For those who do not know, ISI is the same agency - charged with super powers that allow them to blow up enemy embassies in Afghanistan and dimwitted enough to allow worse attacks on their own soil. Sometimes spies get too much credit. Fresh accusations come on the heels of a dossier of evidence linking State actors and consequently the Pakistani State, based on the 'sophisticated nature' or 'military precision' of the commando like operation to 26/11. Any one of India's neighbours can testify to the lethal strike package wielded by a small group of 'non-State actors'. Superpowers have not remained immune to their destructive influence. India should never underestimate the extent of power exercised by non-State actors, overestimate the intelligence of enemy spy agencies or undermine Pakistan's sufferings by accusing it of duplicity in a matter that has global consequences and comes at great personal cost.
At the same time, Pakistan cannot deny the presence of such elements on its soil or ignore it has enough grounds for action against them. Not the sort of action indicated by the IAF though. For if the existence of terror camps can be proven, the only thing IAF's kind offer of surgical strikes can hope to achieve will be a Nuclear Winter. Besides, the decision to clamp down hard on Jihadists came from Pakistan before any concrete evidence surfaced against them.
This nation is already embroiled in a bloody war against one kind of terrorism and taking out suspect jihadist outfits by clipping the wings of a once pampered progeny means risking the ire of its present caregivers and perhaps the wrath of past father figures. It is a risk worth taking. Since no one can guarantee where the Jihidist agenda ends and Al-Qaeda/Taliban interests begin, UN's demand to ban the LeT and its umbrella organizations is added incentive to stay the course this time around. That the JuD will now be closely monitored instead of being closed down as originally intended has sent ripples of unease around the world. The only way to get both allies and adversaries off our back is to dismantle the terrorist side of the network and isolate pawns used for charity work from real players, notwithstanding their involvement in 26/11. The War hysteria has yet to die down despite Pakistan's efforts at shutting down the terrorist export/import business.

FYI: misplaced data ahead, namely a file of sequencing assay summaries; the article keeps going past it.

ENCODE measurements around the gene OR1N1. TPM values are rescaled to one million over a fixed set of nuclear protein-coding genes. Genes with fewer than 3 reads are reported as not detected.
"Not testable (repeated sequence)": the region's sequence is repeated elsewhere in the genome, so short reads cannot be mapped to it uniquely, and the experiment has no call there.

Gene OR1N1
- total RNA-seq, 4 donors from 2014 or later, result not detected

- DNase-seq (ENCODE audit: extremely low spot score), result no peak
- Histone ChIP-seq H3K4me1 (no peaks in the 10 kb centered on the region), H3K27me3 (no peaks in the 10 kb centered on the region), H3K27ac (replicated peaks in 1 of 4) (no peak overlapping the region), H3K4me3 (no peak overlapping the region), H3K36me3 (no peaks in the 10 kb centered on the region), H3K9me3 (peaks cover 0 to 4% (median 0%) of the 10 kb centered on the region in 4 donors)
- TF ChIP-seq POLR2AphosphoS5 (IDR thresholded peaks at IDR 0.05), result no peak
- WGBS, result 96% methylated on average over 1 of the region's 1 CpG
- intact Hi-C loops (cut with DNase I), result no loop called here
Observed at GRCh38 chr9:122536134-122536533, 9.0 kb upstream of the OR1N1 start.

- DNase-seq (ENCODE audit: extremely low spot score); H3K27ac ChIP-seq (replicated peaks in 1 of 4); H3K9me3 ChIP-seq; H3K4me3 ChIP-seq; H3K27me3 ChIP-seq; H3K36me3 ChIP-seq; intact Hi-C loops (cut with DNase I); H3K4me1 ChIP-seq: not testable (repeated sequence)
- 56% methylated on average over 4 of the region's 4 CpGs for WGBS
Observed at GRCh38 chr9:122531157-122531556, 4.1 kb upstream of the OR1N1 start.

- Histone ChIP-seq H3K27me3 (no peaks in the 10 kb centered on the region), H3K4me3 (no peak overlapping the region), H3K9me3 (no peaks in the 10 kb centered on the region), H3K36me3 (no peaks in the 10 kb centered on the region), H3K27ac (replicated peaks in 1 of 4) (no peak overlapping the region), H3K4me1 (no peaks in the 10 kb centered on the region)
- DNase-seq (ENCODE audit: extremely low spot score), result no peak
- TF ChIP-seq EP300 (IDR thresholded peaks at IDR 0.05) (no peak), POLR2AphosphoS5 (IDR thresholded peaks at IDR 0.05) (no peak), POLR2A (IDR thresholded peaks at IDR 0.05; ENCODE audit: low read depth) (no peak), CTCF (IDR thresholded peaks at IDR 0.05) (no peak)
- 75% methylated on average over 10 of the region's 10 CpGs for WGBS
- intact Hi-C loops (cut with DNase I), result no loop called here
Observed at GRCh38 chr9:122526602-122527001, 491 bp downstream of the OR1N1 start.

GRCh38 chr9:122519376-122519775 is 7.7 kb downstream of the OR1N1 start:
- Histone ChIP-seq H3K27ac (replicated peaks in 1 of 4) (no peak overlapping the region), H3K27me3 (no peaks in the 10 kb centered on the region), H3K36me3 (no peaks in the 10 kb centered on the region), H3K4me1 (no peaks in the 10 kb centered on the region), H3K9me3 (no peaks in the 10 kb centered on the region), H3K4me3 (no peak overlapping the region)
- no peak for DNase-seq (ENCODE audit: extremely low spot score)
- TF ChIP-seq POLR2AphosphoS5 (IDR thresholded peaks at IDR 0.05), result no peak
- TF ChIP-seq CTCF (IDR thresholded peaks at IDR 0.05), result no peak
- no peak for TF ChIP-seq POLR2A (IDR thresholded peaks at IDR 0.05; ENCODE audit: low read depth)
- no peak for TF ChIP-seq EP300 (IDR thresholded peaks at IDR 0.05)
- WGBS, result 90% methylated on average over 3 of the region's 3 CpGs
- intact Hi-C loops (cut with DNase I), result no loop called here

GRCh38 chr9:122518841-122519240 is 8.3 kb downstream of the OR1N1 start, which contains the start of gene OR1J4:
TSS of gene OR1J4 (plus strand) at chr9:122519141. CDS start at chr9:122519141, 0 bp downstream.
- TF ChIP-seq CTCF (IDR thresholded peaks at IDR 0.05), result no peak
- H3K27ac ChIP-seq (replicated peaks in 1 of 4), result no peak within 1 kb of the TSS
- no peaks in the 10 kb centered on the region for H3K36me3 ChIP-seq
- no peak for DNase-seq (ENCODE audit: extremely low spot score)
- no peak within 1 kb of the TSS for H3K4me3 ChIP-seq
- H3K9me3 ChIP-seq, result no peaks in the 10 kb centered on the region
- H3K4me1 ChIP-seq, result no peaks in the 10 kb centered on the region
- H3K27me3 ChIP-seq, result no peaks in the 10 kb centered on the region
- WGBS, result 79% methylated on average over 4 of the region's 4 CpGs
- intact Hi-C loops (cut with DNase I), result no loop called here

As pressure on the Pakistani government mounts every day, it is difficult to comprehend how a single attack on India's sovereignty changed Pakistan's status from hapless prey to wily hunter. While Pakistanis commiserate with the victims of this tragedy and share their outrage, they also wonder at the lack of compassion shown for compatriots felled by similar elements.
Now there is no actual scorecard, but we will assume that such a morbid concept exists somewhere. And it shows that if this were a competition, India would lose - hands down in their recent run in with terrorism. If they want to see who racked up the biggest body count in civilian and /or military casualties, we are still counting. If they want to compare the structural damages inflicted upon their city, they should not bother. They, at least, could gather at the site to mark the event; while we can only gaze upon the ruins of our once famous landmarks and lament the loss of our holidaymaker's paradise.
The projected economic fallout of the Nov 2008 incident will still be far less than the devastating meltdown that threatens to consume Pakistan. And given the intricate nature of this war, terror will continue to haunt Pakistan, long after the memory of it has faded for the Indians.